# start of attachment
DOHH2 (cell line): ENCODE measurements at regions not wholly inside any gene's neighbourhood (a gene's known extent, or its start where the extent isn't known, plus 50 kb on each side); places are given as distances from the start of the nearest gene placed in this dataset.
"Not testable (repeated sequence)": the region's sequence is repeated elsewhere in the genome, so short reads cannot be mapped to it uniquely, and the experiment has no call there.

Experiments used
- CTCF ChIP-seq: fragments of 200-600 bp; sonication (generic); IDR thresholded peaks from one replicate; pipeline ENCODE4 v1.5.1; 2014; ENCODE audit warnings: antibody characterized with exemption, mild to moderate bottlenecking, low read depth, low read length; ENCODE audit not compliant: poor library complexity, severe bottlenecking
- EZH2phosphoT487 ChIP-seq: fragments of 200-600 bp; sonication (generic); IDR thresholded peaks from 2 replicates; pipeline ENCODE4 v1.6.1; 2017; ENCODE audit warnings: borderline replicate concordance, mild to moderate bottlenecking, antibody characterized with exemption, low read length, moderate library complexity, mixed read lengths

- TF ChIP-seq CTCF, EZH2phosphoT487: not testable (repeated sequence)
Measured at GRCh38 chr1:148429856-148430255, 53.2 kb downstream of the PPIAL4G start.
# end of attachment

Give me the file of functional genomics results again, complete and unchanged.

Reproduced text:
DOHH2 (cell line): ENCODE measurements at regions not wholly inside any gene's neighbourhood (a gene's known extent, or its start where the extent isn't known, plus 50 kb on each side); places are given as distances from the start of the nearest gene placed in this dataset.
"Not testable (repeated sequence)": the region's sequence is repeated elsewhere in the genome, so short reads cannot be mapped to it uniquely, and the experiment has no call there.

Experiments used
- CTCF ChIP-seq: fragments of 200-600 bp; sonication (generic); IDR thresholded peaks from one replicate; pipeline ENCODE4 v1.5.1; 2014; ENCODE audit warnings: antibody characterized with exemption, mild to moderate bottlenecking, low read depth, low read length; ENCODE audit not compliant: poor library complexity, severe bottlenecking
- EZH2phosphoT487 ChIP-seq: fragments of 200-600 bp; sonication (generic); IDR thresholded peaks from 2 replicates; pipeline ENCODE4 v1.6.1; 2017; ENCODE audit warnings: borderline replicate concordance, mild to moderate bottlenecking, antibody characterized with exemption, low read length, moderate library complexity, mixed read lengths

- TF ChIP-seq CTCF, EZH2phosphoT487: not testable (repeated sequence)
Measured at GRCh38 chr1:148429856-148430255, 53.2 kb downstream of the PPIAL4G start.